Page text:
The term booting comes from the phrase
" lifting yourself up by your bootstraps" and refers to the computer
bring itself up to a working state without intervention from the user.
There are two types of boot states:
Hard boot or Cold boot and Soft boot or Warm boot.
A hard boot is more stressful on your computer because of the initial
power surge through your computer that occurs when you press the power
A soft boot or warm boot involves
using the operating system to reboot, for Windows XP, one way to soft
boot is to click Start, click Turn Off Computer, and then click Restart.
Windows NT2000 and Windows 9x/Me,
click Start, click Shut Down and then select Restart and click OK
For DOS, pressing Ctrl, Alt, and Delete at the same time performs a soft
The startup BIOS (Basic Input
Output System) controls the beginning of the Boot. This is programming
contained on the firmware chip on the motherboard that is responsible
for getting a system up and going and finding the Operating System to
load. a successful boot depends on the hardware, the BIOS, and the OS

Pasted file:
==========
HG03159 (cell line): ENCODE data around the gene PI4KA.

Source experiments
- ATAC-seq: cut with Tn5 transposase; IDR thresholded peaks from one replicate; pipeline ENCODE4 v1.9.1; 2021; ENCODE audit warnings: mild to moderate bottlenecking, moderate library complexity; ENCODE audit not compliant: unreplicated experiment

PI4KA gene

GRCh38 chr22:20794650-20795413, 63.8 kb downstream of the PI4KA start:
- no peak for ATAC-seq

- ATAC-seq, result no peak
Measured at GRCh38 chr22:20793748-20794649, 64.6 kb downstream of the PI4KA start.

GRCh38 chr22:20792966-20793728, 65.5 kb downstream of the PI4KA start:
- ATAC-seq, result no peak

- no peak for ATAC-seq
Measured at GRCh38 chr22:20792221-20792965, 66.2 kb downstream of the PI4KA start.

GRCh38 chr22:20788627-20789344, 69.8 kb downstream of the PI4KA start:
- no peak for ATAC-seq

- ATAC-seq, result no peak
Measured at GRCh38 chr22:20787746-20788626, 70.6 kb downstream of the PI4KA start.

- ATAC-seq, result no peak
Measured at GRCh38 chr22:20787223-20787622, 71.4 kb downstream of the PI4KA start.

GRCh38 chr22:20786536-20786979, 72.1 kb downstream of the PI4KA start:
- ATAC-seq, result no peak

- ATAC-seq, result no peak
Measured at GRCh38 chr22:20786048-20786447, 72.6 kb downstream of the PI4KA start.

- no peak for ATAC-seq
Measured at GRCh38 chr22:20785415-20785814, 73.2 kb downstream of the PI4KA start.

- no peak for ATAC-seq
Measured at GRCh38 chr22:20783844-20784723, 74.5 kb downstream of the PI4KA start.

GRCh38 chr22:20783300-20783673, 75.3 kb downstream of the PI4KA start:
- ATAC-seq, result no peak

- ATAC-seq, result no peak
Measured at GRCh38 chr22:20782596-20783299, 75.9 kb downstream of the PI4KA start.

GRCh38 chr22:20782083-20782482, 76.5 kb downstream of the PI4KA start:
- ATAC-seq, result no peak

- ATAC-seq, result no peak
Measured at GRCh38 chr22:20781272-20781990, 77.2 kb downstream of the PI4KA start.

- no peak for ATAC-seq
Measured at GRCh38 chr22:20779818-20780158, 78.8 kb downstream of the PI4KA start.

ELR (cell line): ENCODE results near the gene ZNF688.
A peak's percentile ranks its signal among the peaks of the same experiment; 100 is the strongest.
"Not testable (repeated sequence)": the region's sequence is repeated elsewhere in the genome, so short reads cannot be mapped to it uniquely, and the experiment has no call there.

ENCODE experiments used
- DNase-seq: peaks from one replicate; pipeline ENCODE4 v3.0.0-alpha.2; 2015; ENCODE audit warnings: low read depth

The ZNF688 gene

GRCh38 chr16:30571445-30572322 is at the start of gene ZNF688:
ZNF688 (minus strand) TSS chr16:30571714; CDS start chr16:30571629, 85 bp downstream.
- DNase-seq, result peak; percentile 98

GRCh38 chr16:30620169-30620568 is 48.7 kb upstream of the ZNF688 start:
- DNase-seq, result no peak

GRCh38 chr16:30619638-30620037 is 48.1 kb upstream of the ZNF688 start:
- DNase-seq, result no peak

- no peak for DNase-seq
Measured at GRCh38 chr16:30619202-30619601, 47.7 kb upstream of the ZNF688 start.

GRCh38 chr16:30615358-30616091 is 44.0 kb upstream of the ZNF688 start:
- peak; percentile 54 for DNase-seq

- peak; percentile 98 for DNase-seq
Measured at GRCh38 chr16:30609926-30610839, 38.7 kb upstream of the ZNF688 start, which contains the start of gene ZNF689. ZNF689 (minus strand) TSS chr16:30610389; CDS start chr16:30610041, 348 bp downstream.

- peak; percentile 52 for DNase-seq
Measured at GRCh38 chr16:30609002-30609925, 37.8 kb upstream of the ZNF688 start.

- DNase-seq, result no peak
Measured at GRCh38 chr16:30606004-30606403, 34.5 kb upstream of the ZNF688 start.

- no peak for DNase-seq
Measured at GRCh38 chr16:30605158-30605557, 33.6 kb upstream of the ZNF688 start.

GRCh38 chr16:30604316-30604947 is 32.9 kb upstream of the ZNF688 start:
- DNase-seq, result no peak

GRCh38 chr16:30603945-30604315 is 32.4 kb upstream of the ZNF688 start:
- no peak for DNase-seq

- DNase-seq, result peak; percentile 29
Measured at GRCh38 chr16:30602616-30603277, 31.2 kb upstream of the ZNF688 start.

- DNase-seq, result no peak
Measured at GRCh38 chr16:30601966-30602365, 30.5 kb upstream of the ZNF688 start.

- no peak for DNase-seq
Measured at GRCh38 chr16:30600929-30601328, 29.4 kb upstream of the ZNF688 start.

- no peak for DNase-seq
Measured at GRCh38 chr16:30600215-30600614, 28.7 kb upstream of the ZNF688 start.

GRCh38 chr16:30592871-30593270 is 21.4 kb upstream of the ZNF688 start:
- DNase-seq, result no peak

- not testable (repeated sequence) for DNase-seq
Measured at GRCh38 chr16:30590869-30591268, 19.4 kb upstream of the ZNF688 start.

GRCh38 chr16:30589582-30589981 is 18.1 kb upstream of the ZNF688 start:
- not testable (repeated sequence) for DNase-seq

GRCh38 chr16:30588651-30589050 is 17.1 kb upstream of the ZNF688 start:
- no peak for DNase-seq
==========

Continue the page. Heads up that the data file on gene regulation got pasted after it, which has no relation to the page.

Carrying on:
all performing without errors. errors are communicated as beeps or as
messages onscreen. The boot functions are broken down into four steps.
1. The startup BIOS runs the Post
(Power on self test) this is a series of tests performed by the BIOS to
it can communicate correctly with essential hardware
components required for a successful boot.
The startup BIOS surveys hardware components required for a
successful boot. It then begins the startup
process by reading configuration information stored primarily
in CMOS Ram, (a special kind of low-
power memory that stores information of a computer. it
is operated by a battery so it does not a leave
when the computer is turned off.)
2. The BIOS program searches for
and loads the OS, most times the operating system is loaded from logical
drive C on the hard drive. Configuration information stored
in CMOS Ram tells startup BIOS where to
look for the OS, Most new BIOSs support loading the OS from
the hard drive, a floppy disk, CD, DVD
or USB device. The BIOS turns to the specified device, reads
the beginning files of the OS, copies them
into memory, and then turns control over to the OS.
3. The OS configures the system and
completes its own loading, OS checks some of the same settings and
devices that startup BIOS checked, such as available memory.
Then the OS loads the core components
necessary to access the files and folders on the hard drive
and to use memory, the expansion bus on the
motherboard, and the cars installed in these expansion slots,
the OS also loads the software to control
installed devices, such as the mouse, video card, DVD drive,
these devices generally have device drivers
stored on the hard drive, Then the Windows desktop is then
4. Application software is loaded
and executed and the user is in control.